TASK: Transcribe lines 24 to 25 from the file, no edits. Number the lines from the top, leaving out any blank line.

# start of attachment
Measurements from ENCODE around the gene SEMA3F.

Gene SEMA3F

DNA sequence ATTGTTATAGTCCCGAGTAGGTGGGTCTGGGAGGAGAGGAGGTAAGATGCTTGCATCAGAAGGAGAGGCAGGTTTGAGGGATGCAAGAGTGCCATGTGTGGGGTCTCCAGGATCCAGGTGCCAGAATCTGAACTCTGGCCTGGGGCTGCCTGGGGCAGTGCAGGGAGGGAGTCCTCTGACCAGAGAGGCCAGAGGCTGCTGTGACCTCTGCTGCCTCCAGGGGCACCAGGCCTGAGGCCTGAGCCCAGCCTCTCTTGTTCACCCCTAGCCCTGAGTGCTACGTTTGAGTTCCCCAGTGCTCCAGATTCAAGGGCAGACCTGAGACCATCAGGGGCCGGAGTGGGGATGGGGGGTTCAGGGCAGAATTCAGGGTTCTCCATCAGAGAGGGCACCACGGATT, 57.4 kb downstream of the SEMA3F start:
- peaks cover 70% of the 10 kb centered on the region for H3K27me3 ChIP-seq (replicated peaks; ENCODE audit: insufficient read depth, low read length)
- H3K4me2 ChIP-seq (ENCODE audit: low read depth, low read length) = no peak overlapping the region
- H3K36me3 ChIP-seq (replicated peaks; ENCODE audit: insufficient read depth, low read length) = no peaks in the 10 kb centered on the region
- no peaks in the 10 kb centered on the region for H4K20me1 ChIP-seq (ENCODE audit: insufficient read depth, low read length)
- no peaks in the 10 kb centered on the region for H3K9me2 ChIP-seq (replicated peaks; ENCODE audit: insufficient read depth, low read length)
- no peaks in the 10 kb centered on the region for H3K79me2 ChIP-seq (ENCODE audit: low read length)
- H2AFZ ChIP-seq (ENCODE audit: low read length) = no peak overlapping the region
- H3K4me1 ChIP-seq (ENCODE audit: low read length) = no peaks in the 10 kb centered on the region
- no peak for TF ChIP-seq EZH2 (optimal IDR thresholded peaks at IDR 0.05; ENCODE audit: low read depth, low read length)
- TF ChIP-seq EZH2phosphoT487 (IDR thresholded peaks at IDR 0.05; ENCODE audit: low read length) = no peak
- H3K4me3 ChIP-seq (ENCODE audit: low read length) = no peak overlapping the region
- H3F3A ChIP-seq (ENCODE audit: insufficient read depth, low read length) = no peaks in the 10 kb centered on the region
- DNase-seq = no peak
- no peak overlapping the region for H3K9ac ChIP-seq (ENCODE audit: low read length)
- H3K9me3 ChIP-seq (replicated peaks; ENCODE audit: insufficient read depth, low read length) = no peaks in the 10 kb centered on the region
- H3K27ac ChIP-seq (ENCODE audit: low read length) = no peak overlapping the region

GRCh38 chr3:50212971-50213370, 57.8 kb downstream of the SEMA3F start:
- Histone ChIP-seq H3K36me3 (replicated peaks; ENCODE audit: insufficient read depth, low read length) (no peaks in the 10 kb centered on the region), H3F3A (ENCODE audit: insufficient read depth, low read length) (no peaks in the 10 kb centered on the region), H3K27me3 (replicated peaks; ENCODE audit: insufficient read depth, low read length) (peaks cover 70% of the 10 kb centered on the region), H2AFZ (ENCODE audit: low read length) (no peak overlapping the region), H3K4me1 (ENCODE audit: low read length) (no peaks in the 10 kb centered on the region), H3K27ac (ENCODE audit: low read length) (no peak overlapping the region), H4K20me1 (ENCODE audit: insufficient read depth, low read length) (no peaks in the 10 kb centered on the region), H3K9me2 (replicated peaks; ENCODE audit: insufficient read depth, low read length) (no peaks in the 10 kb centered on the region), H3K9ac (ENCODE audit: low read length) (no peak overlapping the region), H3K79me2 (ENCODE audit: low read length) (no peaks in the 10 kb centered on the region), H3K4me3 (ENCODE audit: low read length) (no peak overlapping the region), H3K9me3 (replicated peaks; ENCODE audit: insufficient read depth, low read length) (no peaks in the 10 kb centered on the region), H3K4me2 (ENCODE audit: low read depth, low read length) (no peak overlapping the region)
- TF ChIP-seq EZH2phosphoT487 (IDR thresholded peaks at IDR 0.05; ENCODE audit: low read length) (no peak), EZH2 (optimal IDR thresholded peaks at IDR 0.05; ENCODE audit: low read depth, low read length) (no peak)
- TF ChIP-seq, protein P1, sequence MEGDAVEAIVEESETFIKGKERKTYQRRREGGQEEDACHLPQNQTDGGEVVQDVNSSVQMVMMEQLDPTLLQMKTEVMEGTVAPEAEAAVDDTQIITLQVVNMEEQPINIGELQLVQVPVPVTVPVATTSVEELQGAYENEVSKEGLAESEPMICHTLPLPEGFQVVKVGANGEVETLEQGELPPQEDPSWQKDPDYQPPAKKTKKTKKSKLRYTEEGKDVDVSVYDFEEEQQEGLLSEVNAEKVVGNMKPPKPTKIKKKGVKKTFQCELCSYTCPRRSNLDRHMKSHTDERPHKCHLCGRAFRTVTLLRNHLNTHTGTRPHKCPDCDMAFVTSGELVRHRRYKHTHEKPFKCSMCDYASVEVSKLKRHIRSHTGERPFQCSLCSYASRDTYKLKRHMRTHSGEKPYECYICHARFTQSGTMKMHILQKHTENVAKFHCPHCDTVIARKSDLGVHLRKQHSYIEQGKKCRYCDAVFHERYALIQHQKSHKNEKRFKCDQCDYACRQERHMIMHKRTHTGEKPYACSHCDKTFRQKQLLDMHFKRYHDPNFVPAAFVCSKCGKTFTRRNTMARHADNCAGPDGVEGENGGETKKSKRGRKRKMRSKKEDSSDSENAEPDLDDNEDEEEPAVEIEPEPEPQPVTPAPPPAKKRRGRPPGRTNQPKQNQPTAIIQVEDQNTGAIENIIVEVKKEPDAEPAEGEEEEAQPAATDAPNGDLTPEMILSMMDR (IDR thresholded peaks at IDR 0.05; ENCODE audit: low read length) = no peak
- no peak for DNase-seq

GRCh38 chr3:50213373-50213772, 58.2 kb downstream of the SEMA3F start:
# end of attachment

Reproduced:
- no peak for DNase-seq

GRCh38 chr3:50213373-50213772, 58.2 kb downstream of the SEMA3F start: